When researchers switch the litters of rat dams, the behavior of the pups and their foster dams varies based on how old the rat pups are at adoption, finds a new Behavioral Neuroscience (Vol. 118, No. 3) study.
The findings have implications for research studies that cross-foster litters to control for genetic effects, say the study authors, led by psychologist Muriel Darnaudéry of the University of Lille's Laboratory of Perinatal Stress in France. Contrary to the assumption that adoption procedure is a simple control mechanism, they explain, the fostering procedure by itself changes dams' and pups' behavior--introducing a new variance researchers may need to account for.
For the study, the researchers switched the litters of several dams at varying times: within the first six hours of birth, on the fifth day after birth and on the 12th day. The day after the adoption and at least one more time, the pups were separated from their new foster mothers for about eight minutes so that researchers could measure the pups' and dams' reactions to the stressful separation and to being reunited. For each separation of an adopted litter, the researchers also examined a control group of pups being raised by their biological mother.
Previous research has found that early adoption--on day one--increases maternal behavior, such as licking, and shortens pups' release of the stress hormone corticosterone, while later adoptions have little effect on maternal actions but prolong pups' cortico sterone secretion. But no one had examined pup behavior in reaction to the adoption procedures.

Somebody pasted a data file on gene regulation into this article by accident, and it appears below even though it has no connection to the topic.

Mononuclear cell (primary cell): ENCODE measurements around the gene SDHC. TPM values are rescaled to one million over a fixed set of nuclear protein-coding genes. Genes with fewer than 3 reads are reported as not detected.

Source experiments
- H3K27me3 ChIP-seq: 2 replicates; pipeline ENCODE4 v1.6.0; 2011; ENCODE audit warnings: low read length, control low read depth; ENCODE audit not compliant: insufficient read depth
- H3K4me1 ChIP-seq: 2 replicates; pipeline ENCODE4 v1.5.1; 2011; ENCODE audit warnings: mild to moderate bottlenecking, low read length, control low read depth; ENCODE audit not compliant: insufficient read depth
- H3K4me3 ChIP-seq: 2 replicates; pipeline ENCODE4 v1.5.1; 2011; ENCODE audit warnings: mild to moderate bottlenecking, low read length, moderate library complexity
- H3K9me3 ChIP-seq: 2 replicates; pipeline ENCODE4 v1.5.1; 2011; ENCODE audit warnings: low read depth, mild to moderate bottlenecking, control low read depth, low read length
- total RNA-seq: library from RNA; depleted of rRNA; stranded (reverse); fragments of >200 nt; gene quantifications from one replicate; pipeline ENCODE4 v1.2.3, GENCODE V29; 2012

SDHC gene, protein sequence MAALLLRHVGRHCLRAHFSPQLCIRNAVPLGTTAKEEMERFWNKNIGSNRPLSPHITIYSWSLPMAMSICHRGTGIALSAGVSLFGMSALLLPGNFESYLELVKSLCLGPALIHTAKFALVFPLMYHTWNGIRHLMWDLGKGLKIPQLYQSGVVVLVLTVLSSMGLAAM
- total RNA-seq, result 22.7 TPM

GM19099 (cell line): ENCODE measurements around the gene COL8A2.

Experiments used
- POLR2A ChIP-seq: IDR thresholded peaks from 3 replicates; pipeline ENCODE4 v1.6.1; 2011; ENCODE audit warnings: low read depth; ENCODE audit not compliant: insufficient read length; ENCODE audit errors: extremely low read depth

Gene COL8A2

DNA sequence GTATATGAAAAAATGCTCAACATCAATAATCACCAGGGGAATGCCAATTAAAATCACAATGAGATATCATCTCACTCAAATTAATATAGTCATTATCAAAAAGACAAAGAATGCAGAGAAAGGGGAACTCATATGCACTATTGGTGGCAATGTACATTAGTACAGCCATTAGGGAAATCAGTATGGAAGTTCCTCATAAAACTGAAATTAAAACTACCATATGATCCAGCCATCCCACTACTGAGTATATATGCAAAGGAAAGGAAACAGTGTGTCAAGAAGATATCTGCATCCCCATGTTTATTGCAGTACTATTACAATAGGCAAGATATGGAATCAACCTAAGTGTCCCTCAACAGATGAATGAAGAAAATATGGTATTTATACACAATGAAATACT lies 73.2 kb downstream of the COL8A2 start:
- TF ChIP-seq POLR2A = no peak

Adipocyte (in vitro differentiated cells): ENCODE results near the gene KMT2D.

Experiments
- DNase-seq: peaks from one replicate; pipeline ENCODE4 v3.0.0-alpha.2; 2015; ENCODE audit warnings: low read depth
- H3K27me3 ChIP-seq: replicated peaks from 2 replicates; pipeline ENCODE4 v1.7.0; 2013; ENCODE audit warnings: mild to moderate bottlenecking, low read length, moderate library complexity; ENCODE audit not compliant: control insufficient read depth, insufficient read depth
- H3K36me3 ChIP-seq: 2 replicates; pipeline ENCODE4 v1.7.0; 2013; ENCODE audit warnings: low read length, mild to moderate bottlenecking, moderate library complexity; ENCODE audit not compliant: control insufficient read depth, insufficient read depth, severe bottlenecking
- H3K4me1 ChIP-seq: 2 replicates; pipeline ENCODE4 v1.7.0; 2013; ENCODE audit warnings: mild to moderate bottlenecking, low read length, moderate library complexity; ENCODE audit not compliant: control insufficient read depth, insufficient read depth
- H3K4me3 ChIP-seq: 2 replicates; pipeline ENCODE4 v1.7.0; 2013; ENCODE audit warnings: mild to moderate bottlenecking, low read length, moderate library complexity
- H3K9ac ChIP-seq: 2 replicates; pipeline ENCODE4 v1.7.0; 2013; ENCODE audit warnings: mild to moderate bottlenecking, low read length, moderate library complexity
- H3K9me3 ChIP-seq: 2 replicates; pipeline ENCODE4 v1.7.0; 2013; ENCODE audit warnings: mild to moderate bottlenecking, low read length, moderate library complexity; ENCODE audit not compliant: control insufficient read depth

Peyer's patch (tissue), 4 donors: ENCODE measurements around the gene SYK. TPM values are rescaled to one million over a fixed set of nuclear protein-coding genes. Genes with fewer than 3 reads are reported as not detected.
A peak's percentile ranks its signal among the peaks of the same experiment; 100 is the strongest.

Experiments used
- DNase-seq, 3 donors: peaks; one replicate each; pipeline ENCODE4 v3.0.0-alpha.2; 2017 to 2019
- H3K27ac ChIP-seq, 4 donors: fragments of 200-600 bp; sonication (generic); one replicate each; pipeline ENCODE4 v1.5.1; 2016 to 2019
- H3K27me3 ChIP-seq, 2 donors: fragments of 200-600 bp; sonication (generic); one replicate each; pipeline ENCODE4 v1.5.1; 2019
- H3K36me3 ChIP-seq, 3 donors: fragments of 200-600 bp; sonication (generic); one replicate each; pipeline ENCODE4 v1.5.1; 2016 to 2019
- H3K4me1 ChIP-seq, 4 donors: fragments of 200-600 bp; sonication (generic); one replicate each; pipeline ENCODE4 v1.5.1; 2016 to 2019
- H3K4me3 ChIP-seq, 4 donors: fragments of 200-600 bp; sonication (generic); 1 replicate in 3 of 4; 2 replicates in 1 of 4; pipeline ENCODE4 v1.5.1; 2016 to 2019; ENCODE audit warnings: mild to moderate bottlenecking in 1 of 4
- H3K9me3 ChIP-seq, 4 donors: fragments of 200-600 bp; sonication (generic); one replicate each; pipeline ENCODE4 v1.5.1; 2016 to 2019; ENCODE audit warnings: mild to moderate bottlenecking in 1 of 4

The current study found that, during separation:
Pups adopted on day one emitted fewer ultrasounds--the equivalent of crying--than the control-group pups after each separation. Moreover, once reunited, the pups' adoptive dams exhibited more maternal behaviors, such as licking pups and spending time in the nest, than the biological mothers in the control group.
Pups adopted on day five were more vocal than controls for the separation on day six, but about the same on a subsequent separation on day 13. Their dams spent more time in the nest after the first separation, but not after the second subsequent separation.
Pups adopted on day 12 were about as vocal as the control pups when separated the next day. Their adoptive mothers spent no more time licking them than the biological mothers in the control group, but did spend longer in the nest.
"The present experiment provides for the first time clear evidence that postnatal adoptions at different postnatal days affect both dams' and pups' behavior," write the researchers, explaining that the same environmental change--adoption--had opposite effects depending on the development period--day one, five or 12--in which it occurred.
Moreover, the researchers say, the study is the first evidence that the vocalizations of the pups during adoption are associated with an increase in mothers' licking once reunited. It's unclear, they note, whether the mother's behavior affected the pups' vocalizations or vice versa.
--D. SMITH BAILEY